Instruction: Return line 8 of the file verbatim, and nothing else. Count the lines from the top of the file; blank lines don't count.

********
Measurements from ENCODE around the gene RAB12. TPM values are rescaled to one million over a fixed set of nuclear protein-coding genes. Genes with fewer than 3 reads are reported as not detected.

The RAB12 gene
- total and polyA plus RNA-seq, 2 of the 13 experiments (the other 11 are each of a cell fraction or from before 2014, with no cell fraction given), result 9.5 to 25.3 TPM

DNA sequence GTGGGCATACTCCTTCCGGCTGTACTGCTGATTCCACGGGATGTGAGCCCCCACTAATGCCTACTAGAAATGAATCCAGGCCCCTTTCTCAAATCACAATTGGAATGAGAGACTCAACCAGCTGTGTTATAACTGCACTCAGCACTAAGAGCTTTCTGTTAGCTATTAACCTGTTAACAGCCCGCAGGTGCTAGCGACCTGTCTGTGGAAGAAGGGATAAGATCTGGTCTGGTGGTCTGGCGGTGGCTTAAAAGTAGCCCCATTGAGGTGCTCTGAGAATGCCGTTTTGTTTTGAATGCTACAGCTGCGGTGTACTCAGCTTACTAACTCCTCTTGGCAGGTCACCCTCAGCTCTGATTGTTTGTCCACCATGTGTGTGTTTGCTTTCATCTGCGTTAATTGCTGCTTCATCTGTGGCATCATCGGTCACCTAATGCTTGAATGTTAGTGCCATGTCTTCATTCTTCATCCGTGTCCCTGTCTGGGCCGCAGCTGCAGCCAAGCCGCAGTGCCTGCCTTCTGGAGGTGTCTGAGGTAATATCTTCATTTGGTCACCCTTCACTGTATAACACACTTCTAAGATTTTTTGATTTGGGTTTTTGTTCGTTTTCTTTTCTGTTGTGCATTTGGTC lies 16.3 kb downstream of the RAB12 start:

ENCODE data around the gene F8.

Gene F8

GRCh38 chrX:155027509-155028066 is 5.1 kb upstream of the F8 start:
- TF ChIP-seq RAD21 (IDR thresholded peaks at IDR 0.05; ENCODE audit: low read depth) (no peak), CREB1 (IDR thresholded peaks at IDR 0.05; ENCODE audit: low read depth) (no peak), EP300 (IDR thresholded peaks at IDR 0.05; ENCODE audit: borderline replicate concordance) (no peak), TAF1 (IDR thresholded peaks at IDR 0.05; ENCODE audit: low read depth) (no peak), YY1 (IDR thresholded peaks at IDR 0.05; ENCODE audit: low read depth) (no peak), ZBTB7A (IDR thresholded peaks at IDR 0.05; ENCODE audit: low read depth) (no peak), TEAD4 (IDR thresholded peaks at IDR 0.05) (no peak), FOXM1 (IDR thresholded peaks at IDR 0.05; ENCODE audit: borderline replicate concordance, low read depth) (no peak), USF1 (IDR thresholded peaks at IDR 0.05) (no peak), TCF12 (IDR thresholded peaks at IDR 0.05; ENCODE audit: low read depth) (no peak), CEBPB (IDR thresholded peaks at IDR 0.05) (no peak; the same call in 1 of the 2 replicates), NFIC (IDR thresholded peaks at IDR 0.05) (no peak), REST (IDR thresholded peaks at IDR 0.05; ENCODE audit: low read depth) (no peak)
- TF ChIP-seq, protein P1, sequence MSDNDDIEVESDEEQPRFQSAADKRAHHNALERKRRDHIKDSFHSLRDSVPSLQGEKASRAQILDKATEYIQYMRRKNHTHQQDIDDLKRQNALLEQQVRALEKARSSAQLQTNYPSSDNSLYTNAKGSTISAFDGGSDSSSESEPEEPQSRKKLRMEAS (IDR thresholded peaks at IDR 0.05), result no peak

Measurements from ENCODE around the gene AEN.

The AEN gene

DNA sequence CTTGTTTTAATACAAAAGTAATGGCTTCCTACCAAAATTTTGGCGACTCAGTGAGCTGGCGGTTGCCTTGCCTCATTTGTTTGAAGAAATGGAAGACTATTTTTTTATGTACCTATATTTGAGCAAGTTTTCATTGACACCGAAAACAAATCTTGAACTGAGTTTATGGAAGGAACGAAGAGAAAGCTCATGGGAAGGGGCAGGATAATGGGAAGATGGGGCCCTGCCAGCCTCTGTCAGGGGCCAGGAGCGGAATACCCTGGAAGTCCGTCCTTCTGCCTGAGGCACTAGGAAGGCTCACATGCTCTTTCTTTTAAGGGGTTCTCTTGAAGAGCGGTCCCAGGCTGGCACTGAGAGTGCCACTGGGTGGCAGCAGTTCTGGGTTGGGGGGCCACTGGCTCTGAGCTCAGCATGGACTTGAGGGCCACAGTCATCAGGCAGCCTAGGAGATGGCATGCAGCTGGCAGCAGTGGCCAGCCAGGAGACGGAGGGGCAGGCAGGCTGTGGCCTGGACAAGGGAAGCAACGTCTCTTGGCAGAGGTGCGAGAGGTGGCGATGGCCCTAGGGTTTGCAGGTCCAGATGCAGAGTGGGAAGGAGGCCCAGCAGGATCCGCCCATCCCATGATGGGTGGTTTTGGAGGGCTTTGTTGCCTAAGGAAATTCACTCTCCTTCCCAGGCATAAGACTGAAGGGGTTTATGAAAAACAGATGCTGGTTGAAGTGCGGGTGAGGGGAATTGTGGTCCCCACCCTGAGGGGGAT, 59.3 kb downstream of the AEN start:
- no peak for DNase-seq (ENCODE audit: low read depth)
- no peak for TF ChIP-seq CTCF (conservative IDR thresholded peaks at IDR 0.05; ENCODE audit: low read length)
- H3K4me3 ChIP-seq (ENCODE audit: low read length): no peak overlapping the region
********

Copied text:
- TF ChIP-seq RAD21 (IDR thresholded peaks at IDR 0.05; ENCODE audit: low read depth) (no peak), CREB1 (IDR thresholded peaks at IDR 0.05; ENCODE audit: low read depth) (no peak), EP300 (IDR thresholded peaks at IDR 0.05; ENCODE audit: borderline replicate concordance) (no peak), TAF1 (IDR thresholded peaks at IDR 0.05; ENCODE audit: low read depth) (no peak), YY1 (IDR thresholded peaks at IDR 0.05; ENCODE audit: low read depth) (no peak), ZBTB7A (IDR thresholded peaks at IDR 0.05; ENCODE audit: low read depth) (no peak), TEAD4 (IDR thresholded peaks at IDR 0.05) (no peak), FOXM1 (IDR thresholded peaks at IDR 0.05; ENCODE audit: borderline replicate concordance, low read depth) (no peak), USF1 (IDR thresholded peaks at IDR 0.05) (no peak), TCF12 (IDR thresholded peaks at IDR 0.05; ENCODE audit: low read depth) (no peak), CEBPB (IDR thresholded peaks at IDR 0.05) (no peak; the same call in 1 of the 2 replicates), NFIC (IDR thresholded peaks at IDR 0.05) (no peak), REST (IDR thresholded peaks at IDR 0.05; ENCODE audit: low read depth) (no peak)